With this study it has been advanced that physical performance and anthropometric characteristics may be used to distinguish players that will potentially achieve high performance levels playing handball. Main findings and conclusion This study analyzed the evolution of the sporting performance of young handball players for 13 years; As regards the first objective specified above and taking into account the results derived from the data analysis, we conclude that gender conditions performance-related variables and even more so in the case of anthropometric variables height, arm span, trochanter height, thigh girth and leg girth with a greater impact on males than on females.
As regards the second objective, it should be noted that the selection of young talent in handball requires the combination of five variables CMJ with arm, body mass, 10x5m shuttle run, dominant hand length and trochanter heightwhich would contribute to distinguish between regional and national players successfully, with a predictive accuracy of Acknowledgments The authors would like to thank the Galician Handball Federation Galicia, Spain and all the coaches involved in this study for their collaboration and unconditional support.
No financial assistance was obtained for this project. Considering the Role of Psychology. J Sci Med Sport. Perceptual Skill in Soccer: Implications for Talent Identification and Development. J Sci Med Sports. J Sports Med Phys Fitness.
Effect of Age and Maturation. Eur J Sports Sci. J Strength Cond Res. To verify the correlation between handgrip strength HGS and flexibility with age and anthropometric variables in the elderly. A total of elderly individuals were evaluated. Flexibility correlated with BMI in males. The results indicate a probable influence of age and anthropometric variables in muscular strength, as well as that of excess weight in flexibility limitation.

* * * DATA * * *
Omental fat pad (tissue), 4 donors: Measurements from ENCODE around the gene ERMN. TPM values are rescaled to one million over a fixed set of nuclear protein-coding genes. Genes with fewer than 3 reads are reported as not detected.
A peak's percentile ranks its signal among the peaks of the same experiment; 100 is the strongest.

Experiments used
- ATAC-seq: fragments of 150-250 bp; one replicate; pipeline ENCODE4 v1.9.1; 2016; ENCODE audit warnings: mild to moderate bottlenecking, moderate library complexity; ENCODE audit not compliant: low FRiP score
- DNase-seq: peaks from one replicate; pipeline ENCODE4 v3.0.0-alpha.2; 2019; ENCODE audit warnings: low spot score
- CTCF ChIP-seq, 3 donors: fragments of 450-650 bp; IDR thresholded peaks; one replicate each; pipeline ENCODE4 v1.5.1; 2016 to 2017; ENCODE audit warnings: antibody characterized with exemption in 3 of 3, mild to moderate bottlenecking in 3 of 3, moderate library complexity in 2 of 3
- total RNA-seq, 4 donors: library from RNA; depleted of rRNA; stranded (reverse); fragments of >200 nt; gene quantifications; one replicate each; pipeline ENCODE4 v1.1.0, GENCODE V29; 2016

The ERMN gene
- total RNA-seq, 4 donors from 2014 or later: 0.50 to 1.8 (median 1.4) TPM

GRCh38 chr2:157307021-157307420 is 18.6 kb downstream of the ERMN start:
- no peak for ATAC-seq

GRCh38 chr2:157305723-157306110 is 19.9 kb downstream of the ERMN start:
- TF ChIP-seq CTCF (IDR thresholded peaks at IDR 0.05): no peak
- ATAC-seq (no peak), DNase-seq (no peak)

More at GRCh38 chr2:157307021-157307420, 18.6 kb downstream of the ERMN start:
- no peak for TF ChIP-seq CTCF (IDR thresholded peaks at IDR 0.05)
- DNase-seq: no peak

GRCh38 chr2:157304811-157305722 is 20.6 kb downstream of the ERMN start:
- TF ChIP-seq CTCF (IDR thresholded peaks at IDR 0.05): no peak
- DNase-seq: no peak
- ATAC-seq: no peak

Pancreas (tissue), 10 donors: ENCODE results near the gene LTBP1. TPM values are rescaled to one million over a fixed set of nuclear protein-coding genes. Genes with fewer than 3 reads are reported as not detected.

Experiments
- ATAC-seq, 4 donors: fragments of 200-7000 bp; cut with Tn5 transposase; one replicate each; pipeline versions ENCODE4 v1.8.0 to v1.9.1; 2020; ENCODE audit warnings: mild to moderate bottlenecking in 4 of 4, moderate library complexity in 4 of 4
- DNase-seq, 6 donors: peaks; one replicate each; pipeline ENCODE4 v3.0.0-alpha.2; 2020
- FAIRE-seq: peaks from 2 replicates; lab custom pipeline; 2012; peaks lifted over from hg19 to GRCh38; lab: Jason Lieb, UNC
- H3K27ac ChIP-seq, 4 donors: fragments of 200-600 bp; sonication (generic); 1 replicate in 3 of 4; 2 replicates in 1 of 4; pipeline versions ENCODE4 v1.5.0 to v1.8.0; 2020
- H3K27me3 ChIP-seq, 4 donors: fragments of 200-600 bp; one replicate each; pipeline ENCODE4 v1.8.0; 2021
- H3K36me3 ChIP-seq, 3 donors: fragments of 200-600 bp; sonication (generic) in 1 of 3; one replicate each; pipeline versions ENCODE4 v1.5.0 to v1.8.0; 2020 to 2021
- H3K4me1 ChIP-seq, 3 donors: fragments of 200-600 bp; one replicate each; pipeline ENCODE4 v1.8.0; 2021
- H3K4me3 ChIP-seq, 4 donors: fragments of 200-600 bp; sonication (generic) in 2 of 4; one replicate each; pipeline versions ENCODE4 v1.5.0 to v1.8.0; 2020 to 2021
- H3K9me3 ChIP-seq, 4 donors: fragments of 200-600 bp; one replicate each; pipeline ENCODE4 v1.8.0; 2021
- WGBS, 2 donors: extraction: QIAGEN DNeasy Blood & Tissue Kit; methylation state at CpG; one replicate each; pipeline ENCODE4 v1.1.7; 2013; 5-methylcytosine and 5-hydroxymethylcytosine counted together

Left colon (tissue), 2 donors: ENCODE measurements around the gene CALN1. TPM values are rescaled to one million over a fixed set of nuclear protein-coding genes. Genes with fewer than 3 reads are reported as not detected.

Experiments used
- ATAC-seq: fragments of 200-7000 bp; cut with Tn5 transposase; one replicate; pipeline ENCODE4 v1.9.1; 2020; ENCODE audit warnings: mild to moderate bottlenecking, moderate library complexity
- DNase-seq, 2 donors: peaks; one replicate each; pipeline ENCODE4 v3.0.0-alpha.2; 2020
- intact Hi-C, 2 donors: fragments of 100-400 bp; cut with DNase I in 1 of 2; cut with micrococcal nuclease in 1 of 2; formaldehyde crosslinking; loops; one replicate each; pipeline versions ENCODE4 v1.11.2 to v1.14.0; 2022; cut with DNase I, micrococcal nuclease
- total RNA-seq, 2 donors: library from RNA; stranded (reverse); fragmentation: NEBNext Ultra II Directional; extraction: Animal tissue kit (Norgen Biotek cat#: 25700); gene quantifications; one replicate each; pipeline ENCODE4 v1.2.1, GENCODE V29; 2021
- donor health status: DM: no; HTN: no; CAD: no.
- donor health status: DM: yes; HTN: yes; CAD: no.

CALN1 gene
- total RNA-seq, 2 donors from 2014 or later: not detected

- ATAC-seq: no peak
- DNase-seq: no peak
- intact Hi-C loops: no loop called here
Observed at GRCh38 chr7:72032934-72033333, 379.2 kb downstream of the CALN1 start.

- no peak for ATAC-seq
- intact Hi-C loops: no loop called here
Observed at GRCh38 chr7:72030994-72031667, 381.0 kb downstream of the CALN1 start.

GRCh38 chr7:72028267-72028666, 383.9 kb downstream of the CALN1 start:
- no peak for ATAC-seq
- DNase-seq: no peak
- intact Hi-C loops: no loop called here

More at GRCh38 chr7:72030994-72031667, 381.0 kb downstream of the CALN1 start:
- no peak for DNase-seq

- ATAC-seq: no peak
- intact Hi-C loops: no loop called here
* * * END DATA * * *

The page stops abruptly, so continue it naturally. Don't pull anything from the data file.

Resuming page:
Elderly, Anthropometrics, Flexibility, Muscular strength Introduction The aging process results in body alterations that can interfere with the functional capacity and independence of the elderly to perform daily activities.
Thus, assessment of physical capacity of the elderly commonly involves functional tests, such as muscular strength and flexibility, which are directly involved in the performance of these activities. Muscle mass decreases substantially, which is the main factor related to loss of strength. The scarcity of studies in Brazil evaluating the influence of anthropometric variables on strength and flexibility makes data comparison in elderly from different regions of the country difficult, leading to the use of international studies for this evaluation.